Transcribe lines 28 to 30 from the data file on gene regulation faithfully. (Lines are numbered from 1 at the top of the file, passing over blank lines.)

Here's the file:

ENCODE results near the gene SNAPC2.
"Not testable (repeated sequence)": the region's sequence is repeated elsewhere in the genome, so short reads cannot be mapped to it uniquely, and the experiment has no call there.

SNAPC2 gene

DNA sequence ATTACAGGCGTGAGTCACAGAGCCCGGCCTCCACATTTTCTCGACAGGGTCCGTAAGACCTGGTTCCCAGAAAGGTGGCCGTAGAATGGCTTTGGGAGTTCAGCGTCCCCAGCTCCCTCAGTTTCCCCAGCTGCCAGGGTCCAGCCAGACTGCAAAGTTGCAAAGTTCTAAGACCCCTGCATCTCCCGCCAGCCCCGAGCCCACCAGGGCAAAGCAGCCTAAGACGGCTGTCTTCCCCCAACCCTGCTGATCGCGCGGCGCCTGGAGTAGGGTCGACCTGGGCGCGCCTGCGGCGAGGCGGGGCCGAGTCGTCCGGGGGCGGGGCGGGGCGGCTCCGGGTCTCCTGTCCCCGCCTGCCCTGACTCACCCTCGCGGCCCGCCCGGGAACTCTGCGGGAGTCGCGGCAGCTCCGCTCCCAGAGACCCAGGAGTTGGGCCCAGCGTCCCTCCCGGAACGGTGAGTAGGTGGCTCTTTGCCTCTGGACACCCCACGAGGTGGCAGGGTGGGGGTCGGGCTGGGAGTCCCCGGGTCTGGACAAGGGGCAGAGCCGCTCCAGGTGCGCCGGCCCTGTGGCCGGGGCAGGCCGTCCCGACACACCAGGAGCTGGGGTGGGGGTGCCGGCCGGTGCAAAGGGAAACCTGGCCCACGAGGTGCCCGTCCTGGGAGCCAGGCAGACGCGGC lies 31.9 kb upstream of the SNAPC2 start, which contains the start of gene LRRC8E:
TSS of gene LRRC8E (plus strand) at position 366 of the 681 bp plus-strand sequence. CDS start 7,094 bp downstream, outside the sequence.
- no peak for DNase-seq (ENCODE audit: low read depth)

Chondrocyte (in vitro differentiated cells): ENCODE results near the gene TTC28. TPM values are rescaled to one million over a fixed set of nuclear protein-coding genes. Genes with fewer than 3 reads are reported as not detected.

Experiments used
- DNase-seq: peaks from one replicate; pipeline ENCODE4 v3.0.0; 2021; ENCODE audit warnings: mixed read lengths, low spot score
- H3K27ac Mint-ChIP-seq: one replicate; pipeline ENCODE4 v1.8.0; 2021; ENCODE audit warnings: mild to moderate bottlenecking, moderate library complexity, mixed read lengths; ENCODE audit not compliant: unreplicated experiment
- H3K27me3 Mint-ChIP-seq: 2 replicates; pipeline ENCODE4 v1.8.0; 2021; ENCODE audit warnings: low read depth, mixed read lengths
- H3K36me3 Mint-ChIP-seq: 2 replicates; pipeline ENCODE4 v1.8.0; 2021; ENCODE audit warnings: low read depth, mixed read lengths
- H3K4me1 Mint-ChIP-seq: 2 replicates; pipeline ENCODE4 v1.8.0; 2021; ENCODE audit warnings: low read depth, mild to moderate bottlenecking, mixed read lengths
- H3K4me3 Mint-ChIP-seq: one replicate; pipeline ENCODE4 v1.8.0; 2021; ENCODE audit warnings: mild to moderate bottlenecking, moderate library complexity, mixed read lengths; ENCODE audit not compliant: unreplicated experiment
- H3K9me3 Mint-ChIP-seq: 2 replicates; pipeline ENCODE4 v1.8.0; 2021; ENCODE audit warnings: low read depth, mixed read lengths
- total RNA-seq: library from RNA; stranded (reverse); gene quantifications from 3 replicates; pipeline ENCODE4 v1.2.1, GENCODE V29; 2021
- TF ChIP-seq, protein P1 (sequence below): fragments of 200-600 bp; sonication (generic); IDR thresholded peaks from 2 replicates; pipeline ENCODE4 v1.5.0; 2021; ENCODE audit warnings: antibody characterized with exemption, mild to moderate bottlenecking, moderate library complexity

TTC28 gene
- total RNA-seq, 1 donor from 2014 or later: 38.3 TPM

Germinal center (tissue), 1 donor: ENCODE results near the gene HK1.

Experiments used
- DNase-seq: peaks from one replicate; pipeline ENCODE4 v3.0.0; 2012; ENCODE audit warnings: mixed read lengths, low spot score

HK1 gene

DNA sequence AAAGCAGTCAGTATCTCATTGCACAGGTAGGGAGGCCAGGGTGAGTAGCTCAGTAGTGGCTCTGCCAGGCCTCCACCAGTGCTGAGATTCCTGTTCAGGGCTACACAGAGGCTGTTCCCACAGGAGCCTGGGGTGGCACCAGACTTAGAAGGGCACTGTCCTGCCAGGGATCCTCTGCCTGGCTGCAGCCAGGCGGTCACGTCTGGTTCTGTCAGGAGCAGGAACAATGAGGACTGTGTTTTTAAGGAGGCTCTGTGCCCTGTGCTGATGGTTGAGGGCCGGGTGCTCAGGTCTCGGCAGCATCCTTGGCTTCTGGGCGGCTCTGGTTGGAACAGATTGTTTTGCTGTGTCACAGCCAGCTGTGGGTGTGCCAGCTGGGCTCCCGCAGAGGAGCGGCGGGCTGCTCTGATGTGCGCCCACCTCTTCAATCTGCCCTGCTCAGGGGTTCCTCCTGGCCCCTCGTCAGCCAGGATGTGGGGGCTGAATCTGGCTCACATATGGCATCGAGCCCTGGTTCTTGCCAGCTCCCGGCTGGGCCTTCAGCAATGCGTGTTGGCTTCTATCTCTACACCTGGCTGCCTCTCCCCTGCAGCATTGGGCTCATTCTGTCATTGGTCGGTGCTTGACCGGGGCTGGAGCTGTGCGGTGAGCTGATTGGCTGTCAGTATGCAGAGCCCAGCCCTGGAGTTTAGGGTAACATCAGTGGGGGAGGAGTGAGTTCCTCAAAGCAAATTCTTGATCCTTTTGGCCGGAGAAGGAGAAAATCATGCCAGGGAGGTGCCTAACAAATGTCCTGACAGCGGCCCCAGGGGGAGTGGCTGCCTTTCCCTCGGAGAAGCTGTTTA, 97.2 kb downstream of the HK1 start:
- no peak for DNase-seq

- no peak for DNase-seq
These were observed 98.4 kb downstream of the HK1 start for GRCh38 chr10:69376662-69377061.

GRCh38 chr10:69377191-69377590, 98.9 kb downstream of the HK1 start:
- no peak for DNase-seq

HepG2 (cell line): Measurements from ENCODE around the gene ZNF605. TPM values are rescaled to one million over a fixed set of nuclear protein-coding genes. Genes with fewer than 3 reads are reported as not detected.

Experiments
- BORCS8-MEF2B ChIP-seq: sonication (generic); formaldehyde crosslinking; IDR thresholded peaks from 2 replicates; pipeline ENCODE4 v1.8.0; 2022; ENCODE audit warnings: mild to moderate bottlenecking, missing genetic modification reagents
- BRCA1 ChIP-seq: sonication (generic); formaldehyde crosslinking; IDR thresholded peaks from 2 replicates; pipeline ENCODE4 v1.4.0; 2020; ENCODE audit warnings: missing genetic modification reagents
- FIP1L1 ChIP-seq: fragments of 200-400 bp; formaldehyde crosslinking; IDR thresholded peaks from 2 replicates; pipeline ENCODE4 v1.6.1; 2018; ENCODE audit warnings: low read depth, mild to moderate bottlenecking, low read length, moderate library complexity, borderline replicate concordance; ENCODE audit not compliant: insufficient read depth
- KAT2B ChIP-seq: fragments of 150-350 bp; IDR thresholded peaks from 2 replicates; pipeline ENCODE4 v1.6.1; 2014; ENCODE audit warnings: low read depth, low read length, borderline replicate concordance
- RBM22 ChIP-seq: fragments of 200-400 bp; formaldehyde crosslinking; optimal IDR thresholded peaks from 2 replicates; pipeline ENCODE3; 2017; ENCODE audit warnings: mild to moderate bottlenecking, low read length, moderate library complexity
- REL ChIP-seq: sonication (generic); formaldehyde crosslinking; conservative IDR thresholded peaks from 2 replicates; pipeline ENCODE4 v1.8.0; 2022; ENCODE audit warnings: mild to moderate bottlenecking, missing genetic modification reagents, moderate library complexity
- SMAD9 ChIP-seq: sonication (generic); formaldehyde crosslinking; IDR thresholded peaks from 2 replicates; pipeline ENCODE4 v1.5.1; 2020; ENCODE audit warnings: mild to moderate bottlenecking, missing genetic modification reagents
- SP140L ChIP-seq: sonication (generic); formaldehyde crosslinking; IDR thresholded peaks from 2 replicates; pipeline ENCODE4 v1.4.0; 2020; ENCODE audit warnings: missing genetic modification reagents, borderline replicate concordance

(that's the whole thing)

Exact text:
GRCh38 chr10:69377191-69377590, 98.9 kb downstream of the HK1 start:
- no peak for DNase-seq

HepG2 (cell line): Measurements from ENCODE around the gene ZNF605. TPM values are rescaled to one million over a fixed set of nuclear protein-coding genes. Genes with fewer than 3 reads are reported as not detected.